The stairs in the second floor hallway led to a small landing which gave access to a door. The door opened but only with some amount of pushing and squealing from the hinges. He stepped inside. He hadn’t been in the attic of his father’s house in years.
Inside was a hodgepodge of detritus which should have been thrown away years ago.
The window in the attic allowed a stream of soft late afternoon November sunlight to slice into the room. Dust was everywhere and the dust motes drifted lazily through the beam of sunlight. There was a confusion of boxes and books and “stuff” his father and mother had placed here.
He wanted to throw everything away, but he knew he would look at all the junk first. He was looking for one thing in particular...
There it was - the locker. It had been locked as far back as he could remember, but now he had the key. After his father’s death, the attorney had given him an envelope with a note in it and a key. “Open the trunk” the note said.
The lock did not yield at first, but with a little effort, it clicked open. “What’s in here?” he said. He slowly opened the lid to the old trunk.
Inside, he found an old WWII uniform, paratrooper’s wings, a document stating his father’s service record, a few pictures with army officers and smiling young men, a bronze star with its citation - the words on it said something about “valor” and “great personal risk.” There was also a purple heart. He knew his father was a vet, but he knew none of this.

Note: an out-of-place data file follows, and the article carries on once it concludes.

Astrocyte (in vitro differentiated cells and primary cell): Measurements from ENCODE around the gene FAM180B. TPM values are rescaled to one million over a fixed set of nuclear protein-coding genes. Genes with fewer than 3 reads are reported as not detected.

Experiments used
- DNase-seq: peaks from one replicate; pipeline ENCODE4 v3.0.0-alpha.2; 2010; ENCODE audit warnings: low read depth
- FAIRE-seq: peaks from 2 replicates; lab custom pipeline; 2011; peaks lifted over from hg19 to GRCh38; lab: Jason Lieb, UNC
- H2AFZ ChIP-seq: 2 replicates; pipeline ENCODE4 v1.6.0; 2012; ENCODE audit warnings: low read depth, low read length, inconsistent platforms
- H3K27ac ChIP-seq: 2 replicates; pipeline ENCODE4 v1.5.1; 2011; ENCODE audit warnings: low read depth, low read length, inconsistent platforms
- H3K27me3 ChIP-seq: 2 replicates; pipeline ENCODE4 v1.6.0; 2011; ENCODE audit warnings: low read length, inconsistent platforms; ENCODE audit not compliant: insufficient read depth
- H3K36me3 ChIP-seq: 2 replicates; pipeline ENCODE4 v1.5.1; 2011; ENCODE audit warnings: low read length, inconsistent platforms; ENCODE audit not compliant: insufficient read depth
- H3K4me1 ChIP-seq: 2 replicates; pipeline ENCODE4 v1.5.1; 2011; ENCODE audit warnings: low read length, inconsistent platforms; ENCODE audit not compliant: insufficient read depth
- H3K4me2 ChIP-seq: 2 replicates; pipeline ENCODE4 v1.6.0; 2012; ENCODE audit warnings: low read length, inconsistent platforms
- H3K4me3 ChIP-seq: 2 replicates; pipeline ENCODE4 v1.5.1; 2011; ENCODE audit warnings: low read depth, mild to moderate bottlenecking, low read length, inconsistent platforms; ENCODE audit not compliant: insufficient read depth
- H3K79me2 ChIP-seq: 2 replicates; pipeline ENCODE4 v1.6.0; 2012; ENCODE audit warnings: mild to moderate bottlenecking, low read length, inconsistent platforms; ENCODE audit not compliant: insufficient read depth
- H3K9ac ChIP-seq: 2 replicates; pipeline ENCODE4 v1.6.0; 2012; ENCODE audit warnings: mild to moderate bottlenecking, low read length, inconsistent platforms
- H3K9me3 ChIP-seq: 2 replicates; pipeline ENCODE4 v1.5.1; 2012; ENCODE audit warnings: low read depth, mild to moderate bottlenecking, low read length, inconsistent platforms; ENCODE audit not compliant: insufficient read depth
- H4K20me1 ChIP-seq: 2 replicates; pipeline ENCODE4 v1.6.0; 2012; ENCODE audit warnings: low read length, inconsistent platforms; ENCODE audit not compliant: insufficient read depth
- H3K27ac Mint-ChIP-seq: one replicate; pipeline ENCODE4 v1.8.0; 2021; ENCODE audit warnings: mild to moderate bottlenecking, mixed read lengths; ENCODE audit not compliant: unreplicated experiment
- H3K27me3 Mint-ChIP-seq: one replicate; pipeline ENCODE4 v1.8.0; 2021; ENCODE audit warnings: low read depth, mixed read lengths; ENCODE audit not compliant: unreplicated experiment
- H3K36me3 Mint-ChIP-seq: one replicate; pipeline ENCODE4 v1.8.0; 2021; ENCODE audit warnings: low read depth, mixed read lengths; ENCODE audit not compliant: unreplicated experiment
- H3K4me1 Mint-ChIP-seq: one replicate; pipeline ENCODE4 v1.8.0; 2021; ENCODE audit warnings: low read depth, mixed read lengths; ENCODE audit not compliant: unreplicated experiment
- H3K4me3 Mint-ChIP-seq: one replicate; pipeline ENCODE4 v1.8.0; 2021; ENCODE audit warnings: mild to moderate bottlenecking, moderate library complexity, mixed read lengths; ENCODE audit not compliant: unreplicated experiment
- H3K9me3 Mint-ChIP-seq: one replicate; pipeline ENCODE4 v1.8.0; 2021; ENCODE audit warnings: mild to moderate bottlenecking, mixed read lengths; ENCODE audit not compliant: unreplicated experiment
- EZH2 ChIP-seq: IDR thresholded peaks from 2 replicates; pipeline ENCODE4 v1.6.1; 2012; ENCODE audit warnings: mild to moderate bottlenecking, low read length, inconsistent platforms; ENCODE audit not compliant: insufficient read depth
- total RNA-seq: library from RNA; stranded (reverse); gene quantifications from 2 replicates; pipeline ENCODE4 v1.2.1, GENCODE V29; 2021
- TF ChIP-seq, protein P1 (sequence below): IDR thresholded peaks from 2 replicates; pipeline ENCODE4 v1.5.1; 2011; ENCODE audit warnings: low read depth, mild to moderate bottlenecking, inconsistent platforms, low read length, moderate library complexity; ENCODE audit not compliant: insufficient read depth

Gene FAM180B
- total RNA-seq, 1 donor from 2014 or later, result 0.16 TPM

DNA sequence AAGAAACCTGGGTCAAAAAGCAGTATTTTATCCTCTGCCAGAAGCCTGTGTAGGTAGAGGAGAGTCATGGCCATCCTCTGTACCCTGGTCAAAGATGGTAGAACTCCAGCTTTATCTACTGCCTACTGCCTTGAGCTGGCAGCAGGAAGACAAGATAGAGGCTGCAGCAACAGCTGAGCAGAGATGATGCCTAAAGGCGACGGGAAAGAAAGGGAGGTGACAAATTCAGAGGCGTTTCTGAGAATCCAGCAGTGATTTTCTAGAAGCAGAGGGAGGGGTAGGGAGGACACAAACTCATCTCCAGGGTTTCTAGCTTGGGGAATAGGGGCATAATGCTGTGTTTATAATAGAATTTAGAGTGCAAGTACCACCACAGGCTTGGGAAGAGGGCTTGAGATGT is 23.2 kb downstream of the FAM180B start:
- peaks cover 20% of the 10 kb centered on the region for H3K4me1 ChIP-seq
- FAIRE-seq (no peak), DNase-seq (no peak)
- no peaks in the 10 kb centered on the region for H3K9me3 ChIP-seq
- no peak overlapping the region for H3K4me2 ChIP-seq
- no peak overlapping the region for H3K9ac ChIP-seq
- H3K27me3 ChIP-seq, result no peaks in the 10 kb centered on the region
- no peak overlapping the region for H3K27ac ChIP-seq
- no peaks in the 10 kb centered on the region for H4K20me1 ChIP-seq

Underneath the uniform was a writing pad of yellow paper. It was written by his father.
“The attorney has given you the key. There are a couple of blanks in what you know about my life, and I would like to fill those in.
I once lived a life which I came to regret. I was part of an auto theft ring. I was a car thief - and a skilled one, too. And I made a lot of money doing it. I took other people’s autos and delivered them to shops where they were quickly dismantled and sold for parts on the black market. I never got caught. That doesn’t diminish the fact that it was wrong. I was careful not to make friends or enemies within the social network of the thieves, so almost none of them knew anything about me. No one “ratted” on me, and I didn’t know enough to turn anyone else in. Had I continued on that career, no doubt I would have wound up in prison for a long time, as did others. At just the right time, I enlisted in the army. The country was at war, and after basic training, I was sent to Europe. I was glad to get away.
I came back and the town people treated me as a hero. The police buried my file, and I never went back to the old life. I found a college, and used the GI Bill which paid a lot of the expenses of college. I took my degree, and began a career in teaching. I met and married your mother, she brought me to the Lord, and the old life was far behind.
You knew none of this. If you want to bury it, that’s OK. If you want to publish it in the papers, that’s OK, too.”
He didn’t know what he would do, but at that moment, he thought he would probably bury it. He put the yellow pad back, and locked the trunk. He would start cleaning the attic tomorrow.
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